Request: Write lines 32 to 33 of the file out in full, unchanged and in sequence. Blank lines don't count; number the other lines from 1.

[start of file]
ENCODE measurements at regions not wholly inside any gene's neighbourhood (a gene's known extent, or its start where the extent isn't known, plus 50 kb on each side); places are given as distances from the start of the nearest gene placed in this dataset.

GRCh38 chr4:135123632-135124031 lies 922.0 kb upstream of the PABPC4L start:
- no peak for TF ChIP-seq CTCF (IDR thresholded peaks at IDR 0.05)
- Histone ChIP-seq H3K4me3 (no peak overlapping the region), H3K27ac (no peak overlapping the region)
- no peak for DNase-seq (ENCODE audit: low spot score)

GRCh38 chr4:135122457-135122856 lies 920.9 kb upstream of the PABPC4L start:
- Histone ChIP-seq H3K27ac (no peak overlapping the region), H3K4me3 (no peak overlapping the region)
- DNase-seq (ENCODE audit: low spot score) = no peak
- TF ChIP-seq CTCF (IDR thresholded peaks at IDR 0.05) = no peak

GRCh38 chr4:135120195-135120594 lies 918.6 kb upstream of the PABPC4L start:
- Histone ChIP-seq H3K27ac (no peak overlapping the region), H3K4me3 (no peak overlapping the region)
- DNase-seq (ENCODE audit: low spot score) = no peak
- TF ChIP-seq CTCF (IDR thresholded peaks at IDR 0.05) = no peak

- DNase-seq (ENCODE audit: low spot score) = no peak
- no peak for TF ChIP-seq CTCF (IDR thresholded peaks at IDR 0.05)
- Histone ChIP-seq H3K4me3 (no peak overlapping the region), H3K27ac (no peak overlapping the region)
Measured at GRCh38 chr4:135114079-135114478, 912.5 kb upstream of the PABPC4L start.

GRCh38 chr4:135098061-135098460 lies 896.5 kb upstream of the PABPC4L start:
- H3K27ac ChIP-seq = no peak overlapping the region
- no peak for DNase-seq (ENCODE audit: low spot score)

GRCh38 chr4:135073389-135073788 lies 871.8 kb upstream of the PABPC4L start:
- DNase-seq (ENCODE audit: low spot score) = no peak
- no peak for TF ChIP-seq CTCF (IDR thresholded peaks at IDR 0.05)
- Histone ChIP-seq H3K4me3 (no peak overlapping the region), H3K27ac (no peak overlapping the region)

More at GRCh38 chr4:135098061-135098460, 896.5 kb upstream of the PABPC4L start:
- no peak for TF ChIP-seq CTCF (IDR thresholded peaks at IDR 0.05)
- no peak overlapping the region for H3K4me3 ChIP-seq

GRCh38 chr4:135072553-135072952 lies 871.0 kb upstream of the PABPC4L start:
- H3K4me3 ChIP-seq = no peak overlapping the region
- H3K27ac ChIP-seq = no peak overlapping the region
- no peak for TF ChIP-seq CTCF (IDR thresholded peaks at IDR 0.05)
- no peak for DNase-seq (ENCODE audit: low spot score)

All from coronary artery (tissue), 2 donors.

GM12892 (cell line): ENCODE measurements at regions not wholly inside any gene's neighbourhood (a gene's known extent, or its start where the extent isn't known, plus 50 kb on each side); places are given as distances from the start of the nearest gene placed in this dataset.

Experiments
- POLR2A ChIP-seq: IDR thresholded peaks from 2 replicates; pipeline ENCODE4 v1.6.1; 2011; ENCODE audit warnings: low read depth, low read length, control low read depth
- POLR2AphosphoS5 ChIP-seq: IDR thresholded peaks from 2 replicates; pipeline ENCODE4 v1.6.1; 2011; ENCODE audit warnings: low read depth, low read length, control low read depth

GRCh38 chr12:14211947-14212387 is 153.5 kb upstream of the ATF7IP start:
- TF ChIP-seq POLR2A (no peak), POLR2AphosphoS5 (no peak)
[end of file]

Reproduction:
- no peak for DNase-seq (ENCODE audit: low spot score)

All from coronary artery (tissue), 2 donors.